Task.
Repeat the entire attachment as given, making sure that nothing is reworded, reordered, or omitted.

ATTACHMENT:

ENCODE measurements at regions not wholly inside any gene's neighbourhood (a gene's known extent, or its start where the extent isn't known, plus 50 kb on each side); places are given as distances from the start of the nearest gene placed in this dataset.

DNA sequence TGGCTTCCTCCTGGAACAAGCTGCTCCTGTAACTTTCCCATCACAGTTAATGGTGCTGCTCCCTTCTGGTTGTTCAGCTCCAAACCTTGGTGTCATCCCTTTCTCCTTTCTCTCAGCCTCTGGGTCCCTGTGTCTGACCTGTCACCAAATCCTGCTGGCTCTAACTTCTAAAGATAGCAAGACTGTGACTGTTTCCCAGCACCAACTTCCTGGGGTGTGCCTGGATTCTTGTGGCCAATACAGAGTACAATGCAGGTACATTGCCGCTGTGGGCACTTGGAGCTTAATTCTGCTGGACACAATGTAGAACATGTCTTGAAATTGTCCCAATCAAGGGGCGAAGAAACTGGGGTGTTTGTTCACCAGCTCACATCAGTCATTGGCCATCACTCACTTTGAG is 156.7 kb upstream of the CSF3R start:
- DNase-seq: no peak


ENCODE measurements at regions not wholly inside any gene's neighbourhood (a gene's known extent, or its start where the extent isn't known, plus 50 kb on each side); places are given as distances from the start of the nearest gene placed in this dataset.

DNA sequence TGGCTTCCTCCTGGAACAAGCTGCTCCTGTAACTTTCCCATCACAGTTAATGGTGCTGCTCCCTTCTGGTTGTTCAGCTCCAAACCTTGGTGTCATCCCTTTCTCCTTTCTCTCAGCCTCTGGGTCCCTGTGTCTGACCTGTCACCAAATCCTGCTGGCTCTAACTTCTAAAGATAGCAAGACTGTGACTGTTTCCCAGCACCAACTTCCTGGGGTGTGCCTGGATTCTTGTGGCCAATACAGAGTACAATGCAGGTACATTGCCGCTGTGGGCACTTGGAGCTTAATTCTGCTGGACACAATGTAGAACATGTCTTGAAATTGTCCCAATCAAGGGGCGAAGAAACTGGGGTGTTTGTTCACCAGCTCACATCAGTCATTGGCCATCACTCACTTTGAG is 156.7 kb upstream of the CSF3R start:
- DNase-seq: no peak